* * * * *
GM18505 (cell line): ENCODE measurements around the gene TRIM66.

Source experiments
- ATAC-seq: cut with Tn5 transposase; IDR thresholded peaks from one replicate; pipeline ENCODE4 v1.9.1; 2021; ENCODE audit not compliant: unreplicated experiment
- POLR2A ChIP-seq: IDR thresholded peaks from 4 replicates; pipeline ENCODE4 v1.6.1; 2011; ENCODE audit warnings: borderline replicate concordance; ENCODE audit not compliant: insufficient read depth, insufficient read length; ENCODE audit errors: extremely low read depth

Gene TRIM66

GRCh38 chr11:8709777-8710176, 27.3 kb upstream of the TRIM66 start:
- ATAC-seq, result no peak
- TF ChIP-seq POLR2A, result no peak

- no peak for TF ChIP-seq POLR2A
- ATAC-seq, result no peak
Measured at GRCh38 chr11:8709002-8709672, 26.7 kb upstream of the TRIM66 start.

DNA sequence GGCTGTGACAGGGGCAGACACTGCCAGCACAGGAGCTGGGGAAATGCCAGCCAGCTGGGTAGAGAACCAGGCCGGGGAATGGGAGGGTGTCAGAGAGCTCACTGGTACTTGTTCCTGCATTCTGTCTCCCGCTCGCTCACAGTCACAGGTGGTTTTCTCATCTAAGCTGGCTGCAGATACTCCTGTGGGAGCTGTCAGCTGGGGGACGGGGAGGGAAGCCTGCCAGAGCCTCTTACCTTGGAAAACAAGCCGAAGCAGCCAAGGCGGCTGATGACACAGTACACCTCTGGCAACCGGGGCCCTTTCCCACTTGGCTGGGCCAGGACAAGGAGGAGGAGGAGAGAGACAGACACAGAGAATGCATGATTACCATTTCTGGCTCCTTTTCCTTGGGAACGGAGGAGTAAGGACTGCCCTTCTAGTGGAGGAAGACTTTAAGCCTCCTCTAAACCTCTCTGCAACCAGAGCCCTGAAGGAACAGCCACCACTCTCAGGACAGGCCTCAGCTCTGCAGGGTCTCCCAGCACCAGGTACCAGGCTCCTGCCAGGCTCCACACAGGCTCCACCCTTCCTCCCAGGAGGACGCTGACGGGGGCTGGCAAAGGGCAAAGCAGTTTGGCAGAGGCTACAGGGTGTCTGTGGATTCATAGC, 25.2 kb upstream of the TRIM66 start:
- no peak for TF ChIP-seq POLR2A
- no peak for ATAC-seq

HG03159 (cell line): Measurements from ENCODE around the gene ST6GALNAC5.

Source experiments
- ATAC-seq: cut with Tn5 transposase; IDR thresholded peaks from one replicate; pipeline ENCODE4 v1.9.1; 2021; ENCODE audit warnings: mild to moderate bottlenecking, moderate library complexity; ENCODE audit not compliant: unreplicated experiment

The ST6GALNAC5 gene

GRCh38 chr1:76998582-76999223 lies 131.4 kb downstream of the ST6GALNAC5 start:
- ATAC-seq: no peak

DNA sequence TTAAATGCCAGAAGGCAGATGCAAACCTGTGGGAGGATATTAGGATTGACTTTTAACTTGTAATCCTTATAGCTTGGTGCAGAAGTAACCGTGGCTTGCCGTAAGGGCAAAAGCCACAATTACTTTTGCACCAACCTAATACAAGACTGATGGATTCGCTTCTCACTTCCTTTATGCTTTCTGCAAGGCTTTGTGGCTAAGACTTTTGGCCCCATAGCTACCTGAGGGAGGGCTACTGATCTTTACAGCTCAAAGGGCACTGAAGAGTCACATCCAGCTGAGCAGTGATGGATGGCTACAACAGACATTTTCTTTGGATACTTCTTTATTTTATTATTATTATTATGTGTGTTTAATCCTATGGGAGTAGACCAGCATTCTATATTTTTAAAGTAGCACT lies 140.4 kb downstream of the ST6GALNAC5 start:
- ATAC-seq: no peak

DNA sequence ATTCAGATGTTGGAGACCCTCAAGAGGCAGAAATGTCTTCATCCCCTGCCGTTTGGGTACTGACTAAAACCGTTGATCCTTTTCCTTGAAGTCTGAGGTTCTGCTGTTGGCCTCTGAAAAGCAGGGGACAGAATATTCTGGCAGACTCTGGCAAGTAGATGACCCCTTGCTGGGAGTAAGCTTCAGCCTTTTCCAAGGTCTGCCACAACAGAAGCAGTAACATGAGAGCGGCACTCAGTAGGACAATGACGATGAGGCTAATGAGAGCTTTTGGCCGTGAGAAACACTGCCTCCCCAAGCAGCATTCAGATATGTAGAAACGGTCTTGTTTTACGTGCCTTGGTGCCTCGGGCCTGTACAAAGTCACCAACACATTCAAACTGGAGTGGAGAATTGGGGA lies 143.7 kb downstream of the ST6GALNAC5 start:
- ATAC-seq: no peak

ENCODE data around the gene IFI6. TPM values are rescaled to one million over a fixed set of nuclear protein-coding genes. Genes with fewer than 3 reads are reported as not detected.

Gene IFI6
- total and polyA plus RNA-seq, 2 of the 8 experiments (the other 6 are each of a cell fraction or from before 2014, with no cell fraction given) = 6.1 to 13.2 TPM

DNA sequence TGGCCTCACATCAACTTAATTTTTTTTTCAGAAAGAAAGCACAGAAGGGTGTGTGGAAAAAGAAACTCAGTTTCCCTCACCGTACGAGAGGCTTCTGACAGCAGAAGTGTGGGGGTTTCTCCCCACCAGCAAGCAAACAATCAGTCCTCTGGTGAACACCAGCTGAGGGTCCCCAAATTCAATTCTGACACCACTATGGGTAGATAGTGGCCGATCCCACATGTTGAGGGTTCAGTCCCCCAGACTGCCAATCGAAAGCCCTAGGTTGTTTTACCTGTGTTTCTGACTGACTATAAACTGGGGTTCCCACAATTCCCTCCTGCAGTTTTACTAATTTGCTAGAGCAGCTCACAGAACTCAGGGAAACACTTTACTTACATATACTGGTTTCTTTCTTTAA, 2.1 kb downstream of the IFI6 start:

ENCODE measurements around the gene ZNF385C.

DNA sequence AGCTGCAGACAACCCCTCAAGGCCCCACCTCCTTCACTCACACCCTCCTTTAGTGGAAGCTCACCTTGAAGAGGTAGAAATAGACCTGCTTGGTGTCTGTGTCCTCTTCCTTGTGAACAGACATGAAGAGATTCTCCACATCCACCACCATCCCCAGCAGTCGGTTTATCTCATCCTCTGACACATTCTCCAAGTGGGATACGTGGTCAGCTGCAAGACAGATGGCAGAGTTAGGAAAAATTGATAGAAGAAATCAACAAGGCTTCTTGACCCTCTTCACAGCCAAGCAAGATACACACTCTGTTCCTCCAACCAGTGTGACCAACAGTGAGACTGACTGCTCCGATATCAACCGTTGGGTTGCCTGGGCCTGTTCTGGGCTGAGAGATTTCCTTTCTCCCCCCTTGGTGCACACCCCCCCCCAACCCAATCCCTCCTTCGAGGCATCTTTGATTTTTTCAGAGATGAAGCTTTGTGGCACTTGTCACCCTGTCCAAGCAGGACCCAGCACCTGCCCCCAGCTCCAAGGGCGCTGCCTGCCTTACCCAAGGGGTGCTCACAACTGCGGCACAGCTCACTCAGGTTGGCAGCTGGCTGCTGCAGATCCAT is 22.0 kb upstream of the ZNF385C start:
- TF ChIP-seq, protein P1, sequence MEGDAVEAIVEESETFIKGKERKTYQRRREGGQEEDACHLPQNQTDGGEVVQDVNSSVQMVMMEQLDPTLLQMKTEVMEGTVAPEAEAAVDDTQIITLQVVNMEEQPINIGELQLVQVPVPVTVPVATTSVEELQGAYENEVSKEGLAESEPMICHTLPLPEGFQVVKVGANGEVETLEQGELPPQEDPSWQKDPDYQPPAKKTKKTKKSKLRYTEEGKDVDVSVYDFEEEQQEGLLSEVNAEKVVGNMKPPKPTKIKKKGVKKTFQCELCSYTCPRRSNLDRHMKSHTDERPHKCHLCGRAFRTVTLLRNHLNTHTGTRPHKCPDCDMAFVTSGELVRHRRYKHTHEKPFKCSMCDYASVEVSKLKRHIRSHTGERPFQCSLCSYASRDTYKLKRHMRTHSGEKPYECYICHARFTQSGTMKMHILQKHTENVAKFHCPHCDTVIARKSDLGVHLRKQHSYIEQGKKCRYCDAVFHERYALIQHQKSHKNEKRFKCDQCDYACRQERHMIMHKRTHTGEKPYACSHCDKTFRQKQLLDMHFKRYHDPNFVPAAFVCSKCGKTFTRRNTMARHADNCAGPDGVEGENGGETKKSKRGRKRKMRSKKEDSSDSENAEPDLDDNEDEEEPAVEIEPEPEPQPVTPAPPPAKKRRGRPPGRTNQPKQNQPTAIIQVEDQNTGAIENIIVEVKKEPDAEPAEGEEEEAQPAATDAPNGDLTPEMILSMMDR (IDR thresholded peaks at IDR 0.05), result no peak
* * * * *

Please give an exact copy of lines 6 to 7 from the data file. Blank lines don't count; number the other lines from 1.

GRCh38 chr11:8709777-8710176, 27.3 kb upstream of the TRIM66 start:
- ATAC-seq, result no peak